A quick study of the potential long-term economic impact of the planned $1.1 billion steel mill in Northeast Arkansas suggests that the operation could eventually boost Arkansas’ GDP by $236 million a year.
Arkansas landed its first official "superproject" as Big River Steel announced plans on Tuesday  (Jan. 29) to construct a $1.1 billion-plus steel mill in Mississippi County near Osceola. The mill will employ 525 workers initially with average annual wages of $75,000 – more than double the state's per capita income.
Also, the mill is expected to provide 2,000 construction jobs and could lead to the location of supplier businesses and steel customers locating in the region.
The economic impact study, performed for The City Wire by University of Arkansas at Little Rock research Gregory Hamilton, does not include indirect benefits of supplier businesses that might locate. Hamilton’s study, which was performed using a software program to quickly calculate economic impact of jobs gained or jobs lost.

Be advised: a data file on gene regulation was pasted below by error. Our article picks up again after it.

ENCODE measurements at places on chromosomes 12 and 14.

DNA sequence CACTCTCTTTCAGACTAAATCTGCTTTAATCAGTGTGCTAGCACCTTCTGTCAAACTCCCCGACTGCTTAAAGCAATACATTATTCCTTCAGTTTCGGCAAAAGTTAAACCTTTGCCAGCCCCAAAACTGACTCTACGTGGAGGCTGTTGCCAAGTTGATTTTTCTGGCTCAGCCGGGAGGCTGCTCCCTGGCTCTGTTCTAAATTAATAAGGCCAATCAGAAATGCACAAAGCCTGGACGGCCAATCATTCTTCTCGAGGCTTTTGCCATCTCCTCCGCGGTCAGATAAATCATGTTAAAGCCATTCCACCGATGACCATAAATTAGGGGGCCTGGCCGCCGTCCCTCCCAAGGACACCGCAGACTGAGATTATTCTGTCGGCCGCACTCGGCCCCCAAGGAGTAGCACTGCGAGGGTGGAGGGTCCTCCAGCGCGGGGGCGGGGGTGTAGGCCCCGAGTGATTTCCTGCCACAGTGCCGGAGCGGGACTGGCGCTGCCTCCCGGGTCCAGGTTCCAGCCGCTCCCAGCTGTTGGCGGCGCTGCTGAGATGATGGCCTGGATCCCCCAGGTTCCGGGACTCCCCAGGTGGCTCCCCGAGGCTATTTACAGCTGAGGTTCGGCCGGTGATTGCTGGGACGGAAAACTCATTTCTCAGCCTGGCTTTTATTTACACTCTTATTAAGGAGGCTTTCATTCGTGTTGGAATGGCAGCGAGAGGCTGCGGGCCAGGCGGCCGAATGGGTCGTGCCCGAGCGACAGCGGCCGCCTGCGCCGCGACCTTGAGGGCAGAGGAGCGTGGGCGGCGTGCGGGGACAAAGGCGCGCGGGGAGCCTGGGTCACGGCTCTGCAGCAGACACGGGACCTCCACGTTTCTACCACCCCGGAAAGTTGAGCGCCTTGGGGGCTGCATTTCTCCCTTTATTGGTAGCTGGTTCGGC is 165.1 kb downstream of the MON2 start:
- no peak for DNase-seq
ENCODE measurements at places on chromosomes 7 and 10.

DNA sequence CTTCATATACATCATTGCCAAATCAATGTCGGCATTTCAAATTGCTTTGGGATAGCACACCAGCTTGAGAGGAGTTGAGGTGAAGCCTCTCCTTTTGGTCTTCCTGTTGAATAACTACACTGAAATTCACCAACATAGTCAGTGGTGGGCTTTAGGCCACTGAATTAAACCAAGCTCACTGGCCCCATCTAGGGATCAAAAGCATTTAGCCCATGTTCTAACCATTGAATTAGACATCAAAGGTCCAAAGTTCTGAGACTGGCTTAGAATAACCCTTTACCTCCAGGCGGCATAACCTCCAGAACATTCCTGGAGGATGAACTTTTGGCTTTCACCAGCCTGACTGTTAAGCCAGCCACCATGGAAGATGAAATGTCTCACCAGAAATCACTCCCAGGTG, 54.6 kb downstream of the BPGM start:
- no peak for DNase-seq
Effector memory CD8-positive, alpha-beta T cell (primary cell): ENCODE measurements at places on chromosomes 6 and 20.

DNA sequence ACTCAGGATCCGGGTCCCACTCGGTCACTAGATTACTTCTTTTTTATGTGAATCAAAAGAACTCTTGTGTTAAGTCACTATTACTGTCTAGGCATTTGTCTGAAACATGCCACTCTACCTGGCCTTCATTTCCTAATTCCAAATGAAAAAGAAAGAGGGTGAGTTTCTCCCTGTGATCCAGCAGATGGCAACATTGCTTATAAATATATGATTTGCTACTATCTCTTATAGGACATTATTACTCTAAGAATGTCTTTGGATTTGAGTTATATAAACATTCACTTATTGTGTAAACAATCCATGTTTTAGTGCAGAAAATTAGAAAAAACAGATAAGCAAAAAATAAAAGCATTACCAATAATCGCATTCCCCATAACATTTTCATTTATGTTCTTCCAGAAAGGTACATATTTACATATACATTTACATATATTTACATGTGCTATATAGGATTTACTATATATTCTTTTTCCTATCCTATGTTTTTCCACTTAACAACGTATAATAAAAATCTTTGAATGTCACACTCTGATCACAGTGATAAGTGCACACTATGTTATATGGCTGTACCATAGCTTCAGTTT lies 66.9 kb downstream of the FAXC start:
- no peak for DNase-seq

Hamilton’s report used the following assumptions.
• $1.1 billion dollar construction project in northeast Arkansas over a 20-month period starting 2014. Expenditures in 2014 are estimated at $660 million and $440 million in 2015.
• Jobs created are estimated at 525 with an average salary of $75,000. Operations start in 2015 at plant.
Period of analysis is 2014-2040.
The impacts on the state from the $1.1 billion steel mill project, based on Hamilton’s analysis, between 2016 and 2040 include:
• After construction, there will be 1,717 more jobs on average per year in the state;
• GDP in the state will be $236 million higher than it would have been on average per year;
• Earnings by place of work will be $196 million higher than it would have been on average per year;
• Household disposable income will be $221 million higher than it would have been on average per year; and,
• Population will be 3,375 higher than it would have been on average per year.